There are many accounts of fairies dancing. On the whole they preferred the dry, light ground beneath oak trees but they were not averse to barns. Rees John Rosser from Hendy in the Parish of Llanhilleth lay to rest in some hay after feeding is oxen. After a time he heard music coming from the barn and when he went to investigate a fairy woman gave him a tasseled cushion to sit upon and allowed him to watch the fairy dance. 

More usually they invited humans to dance with them, though their dances tended to go on… 

Edmund William Rees returned from such a dance only after a year had passed. He was lucky. Some never came back.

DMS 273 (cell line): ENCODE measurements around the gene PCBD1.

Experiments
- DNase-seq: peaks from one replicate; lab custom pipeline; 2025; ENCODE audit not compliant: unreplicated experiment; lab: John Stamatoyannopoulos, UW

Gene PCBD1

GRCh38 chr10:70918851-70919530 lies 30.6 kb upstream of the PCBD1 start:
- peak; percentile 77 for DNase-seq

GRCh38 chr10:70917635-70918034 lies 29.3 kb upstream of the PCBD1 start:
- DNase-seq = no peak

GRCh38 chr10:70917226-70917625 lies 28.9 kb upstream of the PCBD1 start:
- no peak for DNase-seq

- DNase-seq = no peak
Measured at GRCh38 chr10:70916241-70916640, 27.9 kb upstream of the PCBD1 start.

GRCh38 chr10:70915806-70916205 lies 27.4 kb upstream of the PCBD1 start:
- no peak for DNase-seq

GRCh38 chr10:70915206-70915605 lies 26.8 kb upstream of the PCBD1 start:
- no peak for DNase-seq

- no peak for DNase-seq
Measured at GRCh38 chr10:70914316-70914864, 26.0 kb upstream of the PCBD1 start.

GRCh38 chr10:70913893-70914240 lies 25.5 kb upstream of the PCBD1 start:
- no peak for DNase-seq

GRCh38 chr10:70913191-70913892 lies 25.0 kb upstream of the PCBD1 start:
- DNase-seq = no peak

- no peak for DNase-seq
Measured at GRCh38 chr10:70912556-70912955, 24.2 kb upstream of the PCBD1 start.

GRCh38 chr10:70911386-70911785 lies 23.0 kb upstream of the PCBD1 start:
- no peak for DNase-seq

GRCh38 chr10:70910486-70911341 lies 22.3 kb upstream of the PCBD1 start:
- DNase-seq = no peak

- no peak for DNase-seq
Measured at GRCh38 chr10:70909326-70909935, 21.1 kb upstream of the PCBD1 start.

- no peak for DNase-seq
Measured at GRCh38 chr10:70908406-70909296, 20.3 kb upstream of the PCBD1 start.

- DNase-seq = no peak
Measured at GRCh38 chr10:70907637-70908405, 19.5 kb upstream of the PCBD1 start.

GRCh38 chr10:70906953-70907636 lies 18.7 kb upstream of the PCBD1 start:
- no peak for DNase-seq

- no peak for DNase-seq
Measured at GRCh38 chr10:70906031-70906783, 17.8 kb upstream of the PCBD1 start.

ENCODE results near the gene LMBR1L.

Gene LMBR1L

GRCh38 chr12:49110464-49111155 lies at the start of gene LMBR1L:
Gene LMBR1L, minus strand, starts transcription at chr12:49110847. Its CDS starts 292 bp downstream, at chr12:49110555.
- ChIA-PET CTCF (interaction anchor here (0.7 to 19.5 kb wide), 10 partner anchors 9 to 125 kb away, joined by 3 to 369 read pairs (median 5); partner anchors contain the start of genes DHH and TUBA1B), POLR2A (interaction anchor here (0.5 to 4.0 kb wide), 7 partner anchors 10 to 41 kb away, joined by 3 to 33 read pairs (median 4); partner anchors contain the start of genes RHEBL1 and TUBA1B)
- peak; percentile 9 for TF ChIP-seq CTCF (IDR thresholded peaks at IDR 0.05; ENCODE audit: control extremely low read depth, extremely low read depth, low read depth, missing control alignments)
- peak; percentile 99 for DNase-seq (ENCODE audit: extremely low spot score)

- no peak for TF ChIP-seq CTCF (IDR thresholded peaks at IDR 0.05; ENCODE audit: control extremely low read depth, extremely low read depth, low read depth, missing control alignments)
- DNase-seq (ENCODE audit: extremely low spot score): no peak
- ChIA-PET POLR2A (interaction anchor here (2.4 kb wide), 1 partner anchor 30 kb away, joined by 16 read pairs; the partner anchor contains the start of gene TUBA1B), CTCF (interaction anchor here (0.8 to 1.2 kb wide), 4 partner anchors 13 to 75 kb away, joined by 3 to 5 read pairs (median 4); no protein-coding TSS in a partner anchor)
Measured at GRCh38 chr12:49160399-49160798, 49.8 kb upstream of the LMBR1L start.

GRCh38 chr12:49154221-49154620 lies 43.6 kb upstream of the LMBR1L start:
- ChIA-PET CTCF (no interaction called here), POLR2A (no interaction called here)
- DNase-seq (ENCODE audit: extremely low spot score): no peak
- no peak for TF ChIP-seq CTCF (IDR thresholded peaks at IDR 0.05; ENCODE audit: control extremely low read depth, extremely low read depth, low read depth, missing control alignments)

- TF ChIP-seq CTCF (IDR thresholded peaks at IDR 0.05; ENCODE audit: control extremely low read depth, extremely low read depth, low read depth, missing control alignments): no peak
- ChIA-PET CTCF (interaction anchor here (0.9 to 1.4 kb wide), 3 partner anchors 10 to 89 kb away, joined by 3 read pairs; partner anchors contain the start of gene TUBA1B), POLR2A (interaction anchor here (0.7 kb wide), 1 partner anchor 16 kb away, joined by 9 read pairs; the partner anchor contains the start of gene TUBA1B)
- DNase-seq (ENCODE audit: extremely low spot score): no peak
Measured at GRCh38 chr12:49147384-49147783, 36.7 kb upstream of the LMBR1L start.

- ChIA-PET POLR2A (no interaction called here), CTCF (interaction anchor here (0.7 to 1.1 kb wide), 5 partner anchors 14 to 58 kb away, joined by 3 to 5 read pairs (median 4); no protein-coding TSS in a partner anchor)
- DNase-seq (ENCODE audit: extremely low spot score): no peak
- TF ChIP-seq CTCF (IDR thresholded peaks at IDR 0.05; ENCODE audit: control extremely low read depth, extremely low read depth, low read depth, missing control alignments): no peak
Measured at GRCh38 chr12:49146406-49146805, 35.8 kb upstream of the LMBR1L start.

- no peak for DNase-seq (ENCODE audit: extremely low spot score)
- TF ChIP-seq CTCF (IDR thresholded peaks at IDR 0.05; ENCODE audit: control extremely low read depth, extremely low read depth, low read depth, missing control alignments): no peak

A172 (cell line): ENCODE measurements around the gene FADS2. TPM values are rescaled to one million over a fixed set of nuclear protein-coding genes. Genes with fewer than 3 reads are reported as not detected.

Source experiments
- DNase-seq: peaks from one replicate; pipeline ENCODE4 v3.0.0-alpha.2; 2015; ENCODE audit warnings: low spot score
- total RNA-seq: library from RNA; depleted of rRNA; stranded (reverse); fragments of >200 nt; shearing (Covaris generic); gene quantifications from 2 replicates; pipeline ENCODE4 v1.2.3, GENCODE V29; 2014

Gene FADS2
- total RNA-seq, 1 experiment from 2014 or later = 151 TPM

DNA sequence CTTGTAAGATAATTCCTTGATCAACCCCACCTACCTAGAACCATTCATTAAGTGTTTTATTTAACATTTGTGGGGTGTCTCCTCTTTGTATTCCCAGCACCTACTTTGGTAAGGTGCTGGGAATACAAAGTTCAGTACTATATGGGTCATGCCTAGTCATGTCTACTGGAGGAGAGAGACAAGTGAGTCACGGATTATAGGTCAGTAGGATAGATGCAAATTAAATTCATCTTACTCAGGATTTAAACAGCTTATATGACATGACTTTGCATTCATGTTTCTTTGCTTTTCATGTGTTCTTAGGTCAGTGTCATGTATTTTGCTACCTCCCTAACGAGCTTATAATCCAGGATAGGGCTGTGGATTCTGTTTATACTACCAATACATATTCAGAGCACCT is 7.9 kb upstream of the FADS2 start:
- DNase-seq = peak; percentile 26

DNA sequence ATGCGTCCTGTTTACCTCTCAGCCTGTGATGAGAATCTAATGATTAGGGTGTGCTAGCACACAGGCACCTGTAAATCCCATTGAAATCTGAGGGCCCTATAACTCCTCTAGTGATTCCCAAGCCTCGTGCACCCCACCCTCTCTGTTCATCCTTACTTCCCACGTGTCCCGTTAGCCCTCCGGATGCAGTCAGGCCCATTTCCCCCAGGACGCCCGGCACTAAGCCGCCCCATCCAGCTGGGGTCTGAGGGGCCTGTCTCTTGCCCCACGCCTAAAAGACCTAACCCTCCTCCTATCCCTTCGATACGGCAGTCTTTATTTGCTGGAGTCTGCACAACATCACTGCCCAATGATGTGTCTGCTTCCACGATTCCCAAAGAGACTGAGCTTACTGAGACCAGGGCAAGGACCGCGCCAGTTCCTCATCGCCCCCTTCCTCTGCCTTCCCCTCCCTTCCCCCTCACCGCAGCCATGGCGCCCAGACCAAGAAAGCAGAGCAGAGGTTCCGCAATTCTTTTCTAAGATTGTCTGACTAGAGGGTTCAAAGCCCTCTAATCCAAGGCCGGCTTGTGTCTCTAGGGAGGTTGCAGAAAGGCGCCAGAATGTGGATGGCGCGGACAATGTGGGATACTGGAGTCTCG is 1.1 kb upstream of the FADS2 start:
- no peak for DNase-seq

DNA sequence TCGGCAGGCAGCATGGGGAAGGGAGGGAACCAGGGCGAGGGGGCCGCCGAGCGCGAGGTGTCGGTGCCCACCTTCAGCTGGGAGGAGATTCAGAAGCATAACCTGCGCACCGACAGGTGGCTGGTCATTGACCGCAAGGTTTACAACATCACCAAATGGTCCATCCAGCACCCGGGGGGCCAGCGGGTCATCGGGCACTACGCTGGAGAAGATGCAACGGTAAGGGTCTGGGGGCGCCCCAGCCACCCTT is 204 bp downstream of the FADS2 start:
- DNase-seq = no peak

In 1905 Beatrix A Wherry told of fairies dancing in Trellech. Two men were walking past a meadow called Pontcwm at Midnight and saw fairies dancing around a tree. They joined in the dance until, without warning, the fairies and one of the men vanished. The other man scouted around and found nothing. When he returned home he was accused of murdering his friend so he returned to the tree the following night. There was his friend, large as life, still dancing with fairies and not wanting to come back. At last he was persuaded to do so just to prove he hadn’t been killed - but just for one day, he said. The following night he vanished again and never came back.

 In Trellech the fairies came from underneath toadstools to dance at the Parkhurst rocks nearby, and drank water from harebell cups. This is one of their favourite dancing spots
                                                                    St Annes Well Trellech